Losing a loved one suddenly and unexpectedly due to an accident is one of the most challenging experiences one can go through. Such a loss can have a lifelong impact on the affected family. While no amount of money can replace a loved one, a wrongful death claim can offer compensation to help the family deal with their losses and the consequences. When a loved one dies as a result of the negligence of another, whether it is from a car, truck, motorcycle, or bicycle accident, it can be challenging to understand the available remedies. Therefore, it’s crucial to seek the advice of an experienced wrongful death attorney in Jacksonville before pursuing a claim.
Apart from the grief, shock, and sadness that come with the loss of a loved one, families may also face unforeseen financial hardships such as medical bills, funeral expenses, and the deceased’s lost earnings. Under the Florida Wrongful Death Act, the measure of damages is based on the loss or harm to the survivors left behind, not on the loss experienced by the decedent.
Legal remedies for wrongful death lawsuits include compensation or reimbursement under the Wrongful Death Act, and the damages recoverable are set forth under Florida Statute 768.21. You may be entitled to compensation for the following types of damages:
Someone must take the place of the decedent to bring a wrongful death claim and that is the Personal Representative (PR) of the decedent’s estate. When deciding who may serve as the PR of an estate, Florida Statute 733.301 outlines a preference in the appointment that differs depending on whether the decedent died with a will (a testate estate) or without a will (an intestate estate). The statutes also outline who may not serve as a PR, such as a convicted felon, someone who is mentally or physically unable to perform the duties of a PR, or a person who is under the age of 18 (Florida Statutes 733.303). Regardless of who serves as the PR, that person has a fiduciary duty to all “survivors” under Florida’s Wrongful Death Act. A fiduciary duty involves behaving in a manner that is best for all the survivors, not just the PR.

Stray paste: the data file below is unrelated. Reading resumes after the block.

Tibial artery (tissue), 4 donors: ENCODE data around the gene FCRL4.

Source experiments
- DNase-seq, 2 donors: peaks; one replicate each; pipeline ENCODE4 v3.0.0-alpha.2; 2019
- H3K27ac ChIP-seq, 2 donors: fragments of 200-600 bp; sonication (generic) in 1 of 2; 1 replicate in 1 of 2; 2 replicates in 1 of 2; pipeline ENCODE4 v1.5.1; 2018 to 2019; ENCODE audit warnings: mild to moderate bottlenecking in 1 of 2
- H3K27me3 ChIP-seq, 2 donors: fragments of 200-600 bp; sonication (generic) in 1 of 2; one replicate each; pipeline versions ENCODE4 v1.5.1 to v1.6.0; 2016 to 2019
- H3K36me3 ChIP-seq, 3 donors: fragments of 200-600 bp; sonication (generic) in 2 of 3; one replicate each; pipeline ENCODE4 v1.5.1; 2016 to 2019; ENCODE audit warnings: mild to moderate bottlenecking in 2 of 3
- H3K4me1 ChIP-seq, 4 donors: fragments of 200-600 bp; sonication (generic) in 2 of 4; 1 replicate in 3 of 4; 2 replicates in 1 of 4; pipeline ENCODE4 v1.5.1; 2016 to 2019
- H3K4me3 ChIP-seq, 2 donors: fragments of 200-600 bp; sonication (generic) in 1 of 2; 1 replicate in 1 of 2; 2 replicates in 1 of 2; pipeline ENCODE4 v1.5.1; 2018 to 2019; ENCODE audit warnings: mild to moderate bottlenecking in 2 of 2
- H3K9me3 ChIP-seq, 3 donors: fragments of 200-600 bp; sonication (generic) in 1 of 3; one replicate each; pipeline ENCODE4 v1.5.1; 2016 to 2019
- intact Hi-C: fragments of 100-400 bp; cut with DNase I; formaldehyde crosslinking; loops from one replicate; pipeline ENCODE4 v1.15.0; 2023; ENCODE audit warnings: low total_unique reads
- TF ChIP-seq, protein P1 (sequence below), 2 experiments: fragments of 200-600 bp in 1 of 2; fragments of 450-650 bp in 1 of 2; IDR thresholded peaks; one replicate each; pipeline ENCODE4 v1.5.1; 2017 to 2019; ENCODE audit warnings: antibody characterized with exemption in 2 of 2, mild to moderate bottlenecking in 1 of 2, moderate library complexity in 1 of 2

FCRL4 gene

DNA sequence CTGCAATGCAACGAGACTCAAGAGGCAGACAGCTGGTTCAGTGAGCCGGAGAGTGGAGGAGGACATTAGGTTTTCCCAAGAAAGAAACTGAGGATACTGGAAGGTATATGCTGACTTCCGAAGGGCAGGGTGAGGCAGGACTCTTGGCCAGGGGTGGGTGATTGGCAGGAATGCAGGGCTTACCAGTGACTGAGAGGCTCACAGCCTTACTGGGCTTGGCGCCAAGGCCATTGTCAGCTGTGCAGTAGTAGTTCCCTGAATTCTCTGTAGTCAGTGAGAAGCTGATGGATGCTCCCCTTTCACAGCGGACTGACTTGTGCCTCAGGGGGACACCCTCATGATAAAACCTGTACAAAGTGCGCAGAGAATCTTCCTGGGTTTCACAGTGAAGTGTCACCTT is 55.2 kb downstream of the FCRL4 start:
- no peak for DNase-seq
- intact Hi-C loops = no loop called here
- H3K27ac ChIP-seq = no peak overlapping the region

Florida Statutes 768.18 defines who a survivor is under Florida’s Wrongful Death Act. While some categories of individuals are obvious (spouse, children, parents), there are others that might not be as obvious such as:
In all cases other than medical malpractice, when someone dies as a result of negligence, the decedent’s survivors; meaning the wife, children (minors and/or adults), and parents can bring claims for economic damages (medical bills, funeral expenses, loss of future earnings) and non-economic damages (pain and suffering, companionship, guidance).
The Medical Malpractice Exception found in Florida Statute 768.21(8) limits what survivors are eligible to recover as well as limits their recoverable damages. For example, if a 50-year-old unmarried woman with adult children is struck by a vehicle and dies at the scene of the accident, her PR can bring a wrongful death claim for the loss and harm to her survivors, in this case, her adult children. However, if that same unmarried woman dies on the operating table due to a doctor’s medical negligence, her adult children are barred from bringing a wrongful death action against the doctor.
Although money can never fill the void left by the loss of a loved one, a Jacksonville wrongful death attorney can ensure that you receive compensation for the financial consequences and your pain and suffering from this devastating loss. Contact us today to speak with an attorney at Rosenberg & Calvin, P.A., to discuss your case.